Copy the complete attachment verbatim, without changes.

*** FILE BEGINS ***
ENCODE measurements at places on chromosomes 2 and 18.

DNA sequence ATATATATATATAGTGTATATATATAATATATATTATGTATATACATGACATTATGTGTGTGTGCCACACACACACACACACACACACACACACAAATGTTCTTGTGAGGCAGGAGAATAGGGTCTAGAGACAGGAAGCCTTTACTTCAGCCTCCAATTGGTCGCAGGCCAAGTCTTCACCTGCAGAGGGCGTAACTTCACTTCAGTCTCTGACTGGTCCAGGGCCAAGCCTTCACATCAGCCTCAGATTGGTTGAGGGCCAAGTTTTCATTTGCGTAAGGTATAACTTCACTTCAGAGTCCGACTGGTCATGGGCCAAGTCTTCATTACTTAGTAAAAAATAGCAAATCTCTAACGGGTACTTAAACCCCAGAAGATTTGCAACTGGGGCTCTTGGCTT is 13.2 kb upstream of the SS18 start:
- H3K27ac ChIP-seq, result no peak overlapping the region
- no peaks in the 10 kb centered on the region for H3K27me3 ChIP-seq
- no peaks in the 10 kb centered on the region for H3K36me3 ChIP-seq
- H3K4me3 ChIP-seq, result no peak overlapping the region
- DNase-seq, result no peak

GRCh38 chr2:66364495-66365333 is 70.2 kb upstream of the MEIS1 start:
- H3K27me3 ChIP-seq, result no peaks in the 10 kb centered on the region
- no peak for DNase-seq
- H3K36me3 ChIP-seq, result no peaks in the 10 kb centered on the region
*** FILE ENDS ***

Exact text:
ENCODE measurements at places on chromosomes 2 and 18.

DNA sequence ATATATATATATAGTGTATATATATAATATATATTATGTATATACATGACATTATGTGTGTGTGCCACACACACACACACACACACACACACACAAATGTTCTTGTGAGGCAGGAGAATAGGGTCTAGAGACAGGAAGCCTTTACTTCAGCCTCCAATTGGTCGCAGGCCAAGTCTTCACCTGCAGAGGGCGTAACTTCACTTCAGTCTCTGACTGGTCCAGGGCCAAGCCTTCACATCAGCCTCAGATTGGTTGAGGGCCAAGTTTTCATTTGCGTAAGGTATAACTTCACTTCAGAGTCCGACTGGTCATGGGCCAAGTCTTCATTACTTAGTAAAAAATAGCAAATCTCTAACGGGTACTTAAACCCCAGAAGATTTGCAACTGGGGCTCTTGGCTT is 13.2 kb upstream of the SS18 start:
- H3K27ac ChIP-seq, result no peak overlapping the region
- no peaks in the 10 kb centered on the region for H3K27me3 ChIP-seq
- no peaks in the 10 kb centered on the region for H3K36me3 ChIP-seq
- H3K4me3 ChIP-seq, result no peak overlapping the region
- DNase-seq, result no peak

GRCh38 chr2:66364495-66365333 is 70.2 kb upstream of the MEIS1 start:
- H3K27me3 ChIP-seq, result no peaks in the 10 kb centered on the region
- no peak for DNase-seq
- H3K36me3 ChIP-seq, result no peaks in the 10 kb centered on the region